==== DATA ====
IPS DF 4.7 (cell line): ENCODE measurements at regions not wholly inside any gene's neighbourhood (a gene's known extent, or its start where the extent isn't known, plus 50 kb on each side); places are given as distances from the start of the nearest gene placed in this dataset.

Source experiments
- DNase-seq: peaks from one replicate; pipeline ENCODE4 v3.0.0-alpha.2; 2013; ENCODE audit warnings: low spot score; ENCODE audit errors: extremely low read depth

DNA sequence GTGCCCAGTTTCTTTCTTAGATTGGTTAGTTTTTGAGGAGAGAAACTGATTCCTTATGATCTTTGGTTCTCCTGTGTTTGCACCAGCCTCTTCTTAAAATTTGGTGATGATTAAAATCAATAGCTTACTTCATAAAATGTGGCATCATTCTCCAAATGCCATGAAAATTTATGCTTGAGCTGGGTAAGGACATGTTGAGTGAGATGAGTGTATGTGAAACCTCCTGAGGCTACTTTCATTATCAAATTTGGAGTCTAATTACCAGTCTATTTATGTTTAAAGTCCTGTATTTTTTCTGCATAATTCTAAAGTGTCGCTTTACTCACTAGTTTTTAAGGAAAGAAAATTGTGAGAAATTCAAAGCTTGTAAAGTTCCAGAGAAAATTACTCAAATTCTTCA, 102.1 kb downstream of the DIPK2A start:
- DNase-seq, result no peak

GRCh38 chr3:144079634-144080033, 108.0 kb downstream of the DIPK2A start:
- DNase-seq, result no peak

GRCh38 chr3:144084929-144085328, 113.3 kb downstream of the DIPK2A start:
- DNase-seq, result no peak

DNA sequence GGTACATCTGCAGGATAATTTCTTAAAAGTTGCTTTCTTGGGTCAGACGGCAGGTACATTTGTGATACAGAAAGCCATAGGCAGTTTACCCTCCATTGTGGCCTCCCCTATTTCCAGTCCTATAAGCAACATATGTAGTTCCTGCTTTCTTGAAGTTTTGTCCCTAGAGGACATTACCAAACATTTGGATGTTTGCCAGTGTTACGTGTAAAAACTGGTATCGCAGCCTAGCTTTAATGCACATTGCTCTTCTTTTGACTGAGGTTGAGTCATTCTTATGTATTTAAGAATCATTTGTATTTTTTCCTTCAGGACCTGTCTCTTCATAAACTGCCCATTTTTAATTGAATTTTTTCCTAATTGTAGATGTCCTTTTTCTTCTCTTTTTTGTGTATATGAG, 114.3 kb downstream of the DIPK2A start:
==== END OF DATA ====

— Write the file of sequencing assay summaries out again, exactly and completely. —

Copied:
IPS DF 4.7 (cell line): ENCODE measurements at regions not wholly inside any gene's neighbourhood (a gene's known extent, or its start where the extent isn't known, plus 50 kb on each side); places are given as distances from the start of the nearest gene placed in this dataset.

Source experiments
- DNase-seq: peaks from one replicate; pipeline ENCODE4 v3.0.0-alpha.2; 2013; ENCODE audit warnings: low spot score; ENCODE audit errors: extremely low read depth

DNA sequence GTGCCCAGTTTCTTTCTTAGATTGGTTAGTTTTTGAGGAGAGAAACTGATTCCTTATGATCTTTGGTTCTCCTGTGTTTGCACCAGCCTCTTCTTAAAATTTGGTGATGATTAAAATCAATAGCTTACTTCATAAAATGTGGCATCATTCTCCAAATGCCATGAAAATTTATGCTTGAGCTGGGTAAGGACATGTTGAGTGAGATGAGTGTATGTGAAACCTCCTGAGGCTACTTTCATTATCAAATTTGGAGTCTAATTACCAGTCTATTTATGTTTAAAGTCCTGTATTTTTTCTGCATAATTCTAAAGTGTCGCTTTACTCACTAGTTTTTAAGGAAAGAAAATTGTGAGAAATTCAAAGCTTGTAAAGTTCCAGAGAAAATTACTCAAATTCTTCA, 102.1 kb downstream of the DIPK2A start:
- DNase-seq, result no peak

GRCh38 chr3:144079634-144080033, 108.0 kb downstream of the DIPK2A start:
- DNase-seq, result no peak

GRCh38 chr3:144084929-144085328, 113.3 kb downstream of the DIPK2A start:
- DNase-seq, result no peak

DNA sequence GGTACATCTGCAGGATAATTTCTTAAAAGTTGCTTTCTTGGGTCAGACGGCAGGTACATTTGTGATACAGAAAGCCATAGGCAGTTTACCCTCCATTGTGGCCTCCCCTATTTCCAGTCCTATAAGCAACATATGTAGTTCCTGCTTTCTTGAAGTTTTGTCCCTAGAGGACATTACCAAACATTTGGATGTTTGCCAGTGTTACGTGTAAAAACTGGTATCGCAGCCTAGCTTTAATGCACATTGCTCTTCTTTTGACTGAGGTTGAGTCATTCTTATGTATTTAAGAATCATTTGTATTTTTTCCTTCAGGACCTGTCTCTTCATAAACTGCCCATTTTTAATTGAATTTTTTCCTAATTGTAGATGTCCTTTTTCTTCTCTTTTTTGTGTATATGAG, 114.3 kb downstream of the DIPK2A start: